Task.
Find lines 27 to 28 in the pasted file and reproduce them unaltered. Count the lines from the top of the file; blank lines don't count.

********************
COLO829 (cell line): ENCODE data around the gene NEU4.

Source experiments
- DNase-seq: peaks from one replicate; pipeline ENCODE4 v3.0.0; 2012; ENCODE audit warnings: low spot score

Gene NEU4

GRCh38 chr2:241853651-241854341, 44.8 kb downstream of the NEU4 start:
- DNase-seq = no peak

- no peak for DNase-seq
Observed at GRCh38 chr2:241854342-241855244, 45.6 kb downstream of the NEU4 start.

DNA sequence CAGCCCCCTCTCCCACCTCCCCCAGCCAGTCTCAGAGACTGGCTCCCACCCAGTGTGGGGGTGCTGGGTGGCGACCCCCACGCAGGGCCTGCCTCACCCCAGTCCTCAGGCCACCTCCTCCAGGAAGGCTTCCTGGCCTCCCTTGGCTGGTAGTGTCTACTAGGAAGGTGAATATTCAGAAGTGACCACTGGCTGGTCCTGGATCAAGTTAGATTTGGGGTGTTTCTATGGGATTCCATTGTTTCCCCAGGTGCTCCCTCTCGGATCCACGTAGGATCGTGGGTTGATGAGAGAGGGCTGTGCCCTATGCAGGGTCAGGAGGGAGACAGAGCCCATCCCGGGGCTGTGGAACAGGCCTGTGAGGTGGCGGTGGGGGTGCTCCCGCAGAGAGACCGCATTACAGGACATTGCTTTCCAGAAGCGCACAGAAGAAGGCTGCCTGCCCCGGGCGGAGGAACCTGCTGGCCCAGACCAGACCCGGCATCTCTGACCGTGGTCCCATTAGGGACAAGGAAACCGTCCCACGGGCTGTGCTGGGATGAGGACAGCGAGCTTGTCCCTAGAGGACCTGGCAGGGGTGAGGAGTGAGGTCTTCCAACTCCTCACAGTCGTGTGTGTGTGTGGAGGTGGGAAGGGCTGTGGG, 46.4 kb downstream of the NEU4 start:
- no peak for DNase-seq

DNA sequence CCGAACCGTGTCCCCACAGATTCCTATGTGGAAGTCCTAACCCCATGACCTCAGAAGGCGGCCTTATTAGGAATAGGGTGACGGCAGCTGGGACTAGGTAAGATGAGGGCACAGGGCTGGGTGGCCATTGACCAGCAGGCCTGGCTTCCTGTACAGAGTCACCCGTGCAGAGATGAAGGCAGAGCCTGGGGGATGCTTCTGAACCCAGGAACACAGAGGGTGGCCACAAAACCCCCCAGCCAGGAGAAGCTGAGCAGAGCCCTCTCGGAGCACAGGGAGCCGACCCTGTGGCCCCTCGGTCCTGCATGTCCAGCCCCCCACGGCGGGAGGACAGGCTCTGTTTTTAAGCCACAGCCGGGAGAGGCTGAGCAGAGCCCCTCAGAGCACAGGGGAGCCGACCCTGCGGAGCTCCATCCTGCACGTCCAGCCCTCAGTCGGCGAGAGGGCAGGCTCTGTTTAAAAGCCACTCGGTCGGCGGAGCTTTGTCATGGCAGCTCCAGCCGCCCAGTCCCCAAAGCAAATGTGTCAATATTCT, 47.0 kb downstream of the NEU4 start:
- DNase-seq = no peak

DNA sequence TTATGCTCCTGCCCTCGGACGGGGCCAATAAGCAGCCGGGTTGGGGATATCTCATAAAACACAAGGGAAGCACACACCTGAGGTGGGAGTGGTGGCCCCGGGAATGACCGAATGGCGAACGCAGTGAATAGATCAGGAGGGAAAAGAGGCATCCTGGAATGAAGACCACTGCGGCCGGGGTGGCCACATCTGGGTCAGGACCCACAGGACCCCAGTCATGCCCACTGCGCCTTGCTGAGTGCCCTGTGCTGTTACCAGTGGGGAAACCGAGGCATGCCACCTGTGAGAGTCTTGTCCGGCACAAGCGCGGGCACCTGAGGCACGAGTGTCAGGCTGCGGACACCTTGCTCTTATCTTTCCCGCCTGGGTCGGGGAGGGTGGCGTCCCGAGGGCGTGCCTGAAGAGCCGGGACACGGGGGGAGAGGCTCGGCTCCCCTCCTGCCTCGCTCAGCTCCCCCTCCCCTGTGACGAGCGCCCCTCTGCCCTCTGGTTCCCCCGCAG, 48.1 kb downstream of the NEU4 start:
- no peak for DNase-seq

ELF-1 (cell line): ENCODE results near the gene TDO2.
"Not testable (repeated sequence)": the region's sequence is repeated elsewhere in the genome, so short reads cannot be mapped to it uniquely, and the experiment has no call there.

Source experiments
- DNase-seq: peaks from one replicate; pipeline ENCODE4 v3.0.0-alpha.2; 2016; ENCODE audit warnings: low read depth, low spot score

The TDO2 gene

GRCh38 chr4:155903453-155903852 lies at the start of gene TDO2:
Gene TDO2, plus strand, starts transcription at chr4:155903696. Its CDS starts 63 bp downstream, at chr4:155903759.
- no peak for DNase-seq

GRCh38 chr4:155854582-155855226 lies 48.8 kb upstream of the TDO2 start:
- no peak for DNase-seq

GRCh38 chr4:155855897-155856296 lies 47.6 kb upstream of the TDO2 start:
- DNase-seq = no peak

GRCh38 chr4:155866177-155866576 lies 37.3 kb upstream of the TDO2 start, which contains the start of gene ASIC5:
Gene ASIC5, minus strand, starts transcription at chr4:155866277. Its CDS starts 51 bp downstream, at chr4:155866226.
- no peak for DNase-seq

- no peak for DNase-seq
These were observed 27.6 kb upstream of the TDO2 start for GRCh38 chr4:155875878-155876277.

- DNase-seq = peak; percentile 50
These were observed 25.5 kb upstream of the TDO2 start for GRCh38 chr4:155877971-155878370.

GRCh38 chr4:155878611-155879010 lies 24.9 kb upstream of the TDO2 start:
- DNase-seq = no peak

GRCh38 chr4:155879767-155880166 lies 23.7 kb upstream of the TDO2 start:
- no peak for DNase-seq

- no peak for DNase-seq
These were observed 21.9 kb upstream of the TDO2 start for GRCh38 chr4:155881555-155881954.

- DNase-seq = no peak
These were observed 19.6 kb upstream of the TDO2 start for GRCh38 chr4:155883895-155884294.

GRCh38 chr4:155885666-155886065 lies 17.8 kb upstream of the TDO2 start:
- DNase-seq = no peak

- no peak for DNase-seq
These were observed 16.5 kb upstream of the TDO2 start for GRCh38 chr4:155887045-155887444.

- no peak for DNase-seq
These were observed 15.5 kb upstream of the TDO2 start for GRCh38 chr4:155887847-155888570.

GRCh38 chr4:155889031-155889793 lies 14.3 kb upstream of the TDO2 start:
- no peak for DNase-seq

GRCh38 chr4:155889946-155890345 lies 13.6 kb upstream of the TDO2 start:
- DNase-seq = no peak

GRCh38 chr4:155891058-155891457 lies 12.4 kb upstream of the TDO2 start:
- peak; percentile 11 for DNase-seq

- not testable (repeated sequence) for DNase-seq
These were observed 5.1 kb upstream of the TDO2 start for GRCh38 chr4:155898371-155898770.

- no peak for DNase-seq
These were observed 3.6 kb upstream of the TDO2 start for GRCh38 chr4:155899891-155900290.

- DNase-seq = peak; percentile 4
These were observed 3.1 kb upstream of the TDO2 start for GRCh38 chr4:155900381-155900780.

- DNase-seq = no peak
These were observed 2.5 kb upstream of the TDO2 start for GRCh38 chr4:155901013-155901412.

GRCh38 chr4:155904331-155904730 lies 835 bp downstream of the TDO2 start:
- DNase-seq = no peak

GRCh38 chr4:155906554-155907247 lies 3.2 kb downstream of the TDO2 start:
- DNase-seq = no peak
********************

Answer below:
GRCh38 chr4:155866177-155866576 lies 37.3 kb upstream of the TDO2 start, which contains the start of gene ASIC5:
Gene ASIC5, minus strand, starts transcription at chr4:155866277. Its CDS starts 51 bp downstream, at chr4:155866226.